Break The Stigma with Michelle Lauren of the Fucking Depression Podcast

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Do you sometimes feel like your broken inside?

This can be the question that many people who are suffering from depression feel.  Depression and suicide are extensive issues globally, and given the recent challenges 2020 has presented us, it has been on the rise. 

Lauren Michelle is the founder and host of the Fck Depression podcast who aims to help break the stigma related to mental health and help people feel ok reaching out and asking for help. 

Key Topics:
  • What is the connection to depression that this podcast became her mission (2:07)
  • What made podcasting the right medium to tackle depression (3:49)
  • What was the biggest hurdle in launching a podcast (6:00)
  • How has the podcast become a form of therapy (7:24)
  • How did she first find an audience for the podcast (8:22)
  • What is Fck Depression doing to grow the podcast (8:47)
  • Why did Lauren pick American Society for Suicide Prevention as her charity of choice (9:23)
  • What is her advice to new podcasters just getting started (12:40)

 

National Suicide Prevention Lifeline

Hours: Available 24 hours. Languages: English, Spanish. Learn more

1-800-273-8255

https://suicidepreventionlifeline.org/

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00:00:02.350
Hi and welcome to Cause Bonds, I’m your host, Mathew Passy here because Bonds, we have one simple mission to highlight the amazing folks who are using podcast as a way to raise awareness for good causes and make the world a better place, whether it’s in their own local community or they’re taking on global issues.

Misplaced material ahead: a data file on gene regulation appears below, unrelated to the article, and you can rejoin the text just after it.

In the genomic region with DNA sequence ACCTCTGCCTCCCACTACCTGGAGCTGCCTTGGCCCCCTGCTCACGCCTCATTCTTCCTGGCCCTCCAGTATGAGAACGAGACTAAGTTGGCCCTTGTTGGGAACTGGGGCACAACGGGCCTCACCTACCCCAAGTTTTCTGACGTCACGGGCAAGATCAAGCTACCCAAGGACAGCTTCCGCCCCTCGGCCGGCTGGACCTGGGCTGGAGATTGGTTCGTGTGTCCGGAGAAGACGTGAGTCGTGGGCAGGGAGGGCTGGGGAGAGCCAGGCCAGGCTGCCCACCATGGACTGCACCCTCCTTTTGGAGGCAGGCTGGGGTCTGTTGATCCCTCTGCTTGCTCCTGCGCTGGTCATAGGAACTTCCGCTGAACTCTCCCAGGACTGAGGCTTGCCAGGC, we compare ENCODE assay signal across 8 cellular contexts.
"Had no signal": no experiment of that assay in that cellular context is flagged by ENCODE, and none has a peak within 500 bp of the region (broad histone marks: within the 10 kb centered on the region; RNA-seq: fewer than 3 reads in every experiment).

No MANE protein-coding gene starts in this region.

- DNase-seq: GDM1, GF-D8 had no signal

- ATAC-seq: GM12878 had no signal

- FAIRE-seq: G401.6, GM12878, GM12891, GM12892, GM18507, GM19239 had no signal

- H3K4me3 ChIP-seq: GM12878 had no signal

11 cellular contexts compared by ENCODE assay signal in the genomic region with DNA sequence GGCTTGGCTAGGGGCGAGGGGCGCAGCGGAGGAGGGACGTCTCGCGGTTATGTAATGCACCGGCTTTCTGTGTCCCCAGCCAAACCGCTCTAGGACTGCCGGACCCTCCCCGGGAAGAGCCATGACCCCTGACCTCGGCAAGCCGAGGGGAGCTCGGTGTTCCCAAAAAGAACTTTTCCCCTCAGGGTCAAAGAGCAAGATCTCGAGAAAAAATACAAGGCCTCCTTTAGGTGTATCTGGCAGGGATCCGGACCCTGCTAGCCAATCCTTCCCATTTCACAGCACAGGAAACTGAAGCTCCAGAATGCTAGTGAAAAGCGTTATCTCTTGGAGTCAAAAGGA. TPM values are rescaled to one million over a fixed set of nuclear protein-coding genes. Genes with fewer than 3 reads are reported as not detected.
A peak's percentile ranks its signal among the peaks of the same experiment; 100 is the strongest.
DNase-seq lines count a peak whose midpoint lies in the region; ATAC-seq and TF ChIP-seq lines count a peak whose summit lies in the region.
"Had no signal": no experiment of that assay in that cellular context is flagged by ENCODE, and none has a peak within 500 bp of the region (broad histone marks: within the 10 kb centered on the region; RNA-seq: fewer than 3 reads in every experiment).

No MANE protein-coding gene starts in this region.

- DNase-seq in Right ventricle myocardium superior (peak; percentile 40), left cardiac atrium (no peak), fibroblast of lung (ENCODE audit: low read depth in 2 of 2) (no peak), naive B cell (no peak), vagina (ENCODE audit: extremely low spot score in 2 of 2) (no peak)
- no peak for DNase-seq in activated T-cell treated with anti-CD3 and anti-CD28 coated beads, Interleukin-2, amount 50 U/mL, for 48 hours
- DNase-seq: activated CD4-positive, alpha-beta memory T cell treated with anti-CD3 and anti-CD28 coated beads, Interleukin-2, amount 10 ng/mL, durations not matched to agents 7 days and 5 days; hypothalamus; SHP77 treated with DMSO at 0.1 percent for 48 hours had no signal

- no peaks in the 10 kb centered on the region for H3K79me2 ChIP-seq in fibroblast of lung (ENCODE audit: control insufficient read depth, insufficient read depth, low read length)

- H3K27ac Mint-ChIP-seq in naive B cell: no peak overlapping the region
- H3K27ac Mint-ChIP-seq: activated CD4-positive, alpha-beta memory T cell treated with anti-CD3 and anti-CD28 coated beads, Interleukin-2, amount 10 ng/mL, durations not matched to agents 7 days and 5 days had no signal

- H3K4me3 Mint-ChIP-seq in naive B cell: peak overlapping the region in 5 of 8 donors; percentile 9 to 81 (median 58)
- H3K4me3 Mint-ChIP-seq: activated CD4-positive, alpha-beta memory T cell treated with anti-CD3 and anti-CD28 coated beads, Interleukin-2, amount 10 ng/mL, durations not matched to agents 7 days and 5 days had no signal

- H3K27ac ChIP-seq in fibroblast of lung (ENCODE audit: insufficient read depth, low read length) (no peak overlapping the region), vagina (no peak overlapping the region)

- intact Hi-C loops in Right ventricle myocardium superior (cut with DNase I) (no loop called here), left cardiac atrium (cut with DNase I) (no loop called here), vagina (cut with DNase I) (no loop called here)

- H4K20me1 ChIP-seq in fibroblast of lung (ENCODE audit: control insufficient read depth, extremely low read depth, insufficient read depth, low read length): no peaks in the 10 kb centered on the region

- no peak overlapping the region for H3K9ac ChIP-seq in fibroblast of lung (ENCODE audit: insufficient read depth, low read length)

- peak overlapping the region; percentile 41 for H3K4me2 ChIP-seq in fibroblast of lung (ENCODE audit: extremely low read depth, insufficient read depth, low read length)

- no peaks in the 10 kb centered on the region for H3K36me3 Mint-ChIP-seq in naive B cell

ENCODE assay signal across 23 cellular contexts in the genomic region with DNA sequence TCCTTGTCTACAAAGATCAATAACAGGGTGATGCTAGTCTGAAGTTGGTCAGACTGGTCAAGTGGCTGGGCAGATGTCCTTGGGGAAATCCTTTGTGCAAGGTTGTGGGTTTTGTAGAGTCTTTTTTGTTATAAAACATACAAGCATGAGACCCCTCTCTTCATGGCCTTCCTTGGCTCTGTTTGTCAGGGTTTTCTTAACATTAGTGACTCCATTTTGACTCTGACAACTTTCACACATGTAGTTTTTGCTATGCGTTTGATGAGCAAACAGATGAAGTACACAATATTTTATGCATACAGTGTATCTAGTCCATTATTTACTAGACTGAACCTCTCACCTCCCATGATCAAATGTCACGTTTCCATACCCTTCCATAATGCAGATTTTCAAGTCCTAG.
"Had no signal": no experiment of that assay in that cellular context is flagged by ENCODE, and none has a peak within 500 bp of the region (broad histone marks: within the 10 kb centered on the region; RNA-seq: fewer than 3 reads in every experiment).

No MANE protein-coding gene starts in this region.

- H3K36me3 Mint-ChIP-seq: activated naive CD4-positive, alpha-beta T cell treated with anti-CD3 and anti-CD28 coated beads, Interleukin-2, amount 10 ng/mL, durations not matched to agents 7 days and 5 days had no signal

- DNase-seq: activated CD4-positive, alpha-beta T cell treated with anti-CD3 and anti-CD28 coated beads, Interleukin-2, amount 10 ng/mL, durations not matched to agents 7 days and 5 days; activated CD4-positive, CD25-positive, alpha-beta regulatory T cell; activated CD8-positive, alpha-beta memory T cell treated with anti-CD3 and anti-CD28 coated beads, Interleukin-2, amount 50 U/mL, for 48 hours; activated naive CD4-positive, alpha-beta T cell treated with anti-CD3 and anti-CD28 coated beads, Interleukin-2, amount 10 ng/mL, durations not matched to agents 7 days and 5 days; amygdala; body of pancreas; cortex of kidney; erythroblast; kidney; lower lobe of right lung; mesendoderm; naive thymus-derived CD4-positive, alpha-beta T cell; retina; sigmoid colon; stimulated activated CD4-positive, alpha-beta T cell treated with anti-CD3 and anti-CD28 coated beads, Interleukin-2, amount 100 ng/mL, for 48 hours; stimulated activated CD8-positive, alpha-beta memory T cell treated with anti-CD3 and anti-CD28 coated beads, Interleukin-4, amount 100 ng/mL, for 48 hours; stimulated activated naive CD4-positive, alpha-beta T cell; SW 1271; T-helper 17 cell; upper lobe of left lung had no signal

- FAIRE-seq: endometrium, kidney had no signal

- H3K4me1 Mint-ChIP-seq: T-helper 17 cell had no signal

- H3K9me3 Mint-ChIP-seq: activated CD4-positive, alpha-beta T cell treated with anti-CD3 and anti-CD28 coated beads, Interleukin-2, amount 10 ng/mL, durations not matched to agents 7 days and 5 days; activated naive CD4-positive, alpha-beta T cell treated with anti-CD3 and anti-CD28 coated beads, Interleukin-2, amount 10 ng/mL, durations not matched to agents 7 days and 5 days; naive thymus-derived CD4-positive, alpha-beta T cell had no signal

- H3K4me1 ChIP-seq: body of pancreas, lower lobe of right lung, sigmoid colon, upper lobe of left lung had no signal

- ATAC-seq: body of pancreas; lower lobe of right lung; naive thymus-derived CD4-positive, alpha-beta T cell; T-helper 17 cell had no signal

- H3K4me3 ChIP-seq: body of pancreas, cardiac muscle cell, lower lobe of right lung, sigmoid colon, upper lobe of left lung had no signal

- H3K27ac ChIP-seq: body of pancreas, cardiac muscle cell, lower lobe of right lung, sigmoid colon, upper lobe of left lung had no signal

00:00:20.620
Please visit us at calls. Pontes thought we can learn about our guests, show their favorite charitable cause. Join our Facebook group of resources for cause based podcasters and find a link where you yourself could be a guest here on Cosmos. Again, that’s all that cause pods dog.

00:00:40.040
Hey, everyone, really excited for our guest for tonight’s show, but before we get started, I want to let you know the name of this show is explicit in nature. We agree with the sentiment. We agree with the message of the name of the show. But it is a four letter word. So if you are listening to the show with children or if curse words offend you, this might not be the best episode to listen to. However, if you can look past that and enjoy a really smart, intelligent conversation on mental health, mental health issues and the stigma around it, I would encourage you to stick around and not let the name of the show bother you.

00:01:14.180
So with that being said, we are very excited to be taking down to Austin, Texas tonight where we are chatting with Lauren Michel. She is the host and creator of the Fuck Depression podcast. Yes, you heard that correctly.